Columbia River Bar Pilots to replace AW109SP with new aircraft

Columbia River Bar Pilots to replace AW109SP with new aircraft

20-Apr-2022 Source:

Columbia River Bar Pilots have utilised a helicopter to transfer marine pilots for over 20 years, having commenced with an MD Explorer as a trial back in 1998.  Settling for the AW109 platform, they utilised both a 109K2 and then a 109E Power, with flight operations managed by Arctic Air Service.

In 2012, and in line with a new operational contract with Brim Aviation, they acquired a new AW109SP Grand New.  This moved their operation forward in capability, and can reveal that they are in the process of the next step forward.  While retaining the AW109 platform, as its rotor diameter is very suited for the ships they routinely land on, the Columbia River Bar Pilots are in the process of buying another new AW109SP which will be fitted to an even higher standard.

The new aircraft is currently in Italy being prepared for shipping to the Leonardo base in Philadelphia, and the end of September is the target date for handover there.  Finally, Brim Aviation will then fly it out to the operational base at Astoria Regional Airport in Oregon, and then fully in service before the year end.  At this point the current aircraft will be sold.

The new helicopter will be a near copy of their existing 109SP with a utility interior with the swivel hoist operator seat in lieu of the forward bench seat. The aircraft has the hoist provision, and float provisions, engine washing kit, Bendix-King RDR 2000 weather radar, a Cobham NPX-138 radio, Cargo hook, and HEELS (Helicopter Emergency Egress Lighting Systems).  A Super Nightscanner with LED will be installed in Philadelphia, as well as Donaldson Inlet Barrier filters, and the RSG ADS-B solution STC.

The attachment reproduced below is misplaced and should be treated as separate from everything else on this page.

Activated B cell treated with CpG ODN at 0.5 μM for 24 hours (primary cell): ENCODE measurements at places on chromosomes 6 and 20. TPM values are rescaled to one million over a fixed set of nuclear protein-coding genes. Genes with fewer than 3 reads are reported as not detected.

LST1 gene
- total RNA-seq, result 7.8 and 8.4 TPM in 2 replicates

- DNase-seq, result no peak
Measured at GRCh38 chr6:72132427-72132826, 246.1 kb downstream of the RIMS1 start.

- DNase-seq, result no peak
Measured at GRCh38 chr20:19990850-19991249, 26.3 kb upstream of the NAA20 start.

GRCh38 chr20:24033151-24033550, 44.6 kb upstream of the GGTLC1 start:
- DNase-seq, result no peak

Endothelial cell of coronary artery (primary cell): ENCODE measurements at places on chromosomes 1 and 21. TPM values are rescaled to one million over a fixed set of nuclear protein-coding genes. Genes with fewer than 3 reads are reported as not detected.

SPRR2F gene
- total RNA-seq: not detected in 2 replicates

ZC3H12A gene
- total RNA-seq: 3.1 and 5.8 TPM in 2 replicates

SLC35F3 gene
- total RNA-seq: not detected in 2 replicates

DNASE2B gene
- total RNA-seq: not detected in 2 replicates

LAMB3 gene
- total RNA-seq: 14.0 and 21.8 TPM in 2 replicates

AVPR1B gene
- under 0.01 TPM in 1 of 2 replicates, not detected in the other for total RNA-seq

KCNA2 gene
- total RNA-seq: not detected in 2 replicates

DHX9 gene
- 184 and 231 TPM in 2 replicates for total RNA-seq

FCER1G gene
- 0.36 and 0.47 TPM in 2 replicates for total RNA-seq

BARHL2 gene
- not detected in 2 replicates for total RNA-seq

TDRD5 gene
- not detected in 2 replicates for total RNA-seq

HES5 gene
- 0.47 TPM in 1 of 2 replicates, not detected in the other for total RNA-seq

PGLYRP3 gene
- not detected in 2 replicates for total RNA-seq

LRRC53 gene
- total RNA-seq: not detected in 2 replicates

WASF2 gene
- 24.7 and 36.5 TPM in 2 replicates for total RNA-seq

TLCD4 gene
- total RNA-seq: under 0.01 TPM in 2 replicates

The predominant colour will continue to be bright yellow, but rather than having just the single block colour, the new aircraft will also have black accents from the exhaust back.

The Columbia River Bar Pilots were established in 1846 to ensure the safety of ships, crews and cargoes crossing the treacherous Columbia River Bar, which is recognized as one of the most dangerous and challenging navigated stretches of water in the world.

The volume of water flowing from the Columbia River and the force of impact with North Pacific storms combine to create daunting sea conditions. Successful passage grants access to many inland ports, where economic transportation of goods between the Pacific Northwest and the world averages about 40 million tons of cargo valued at $23 billion each year.

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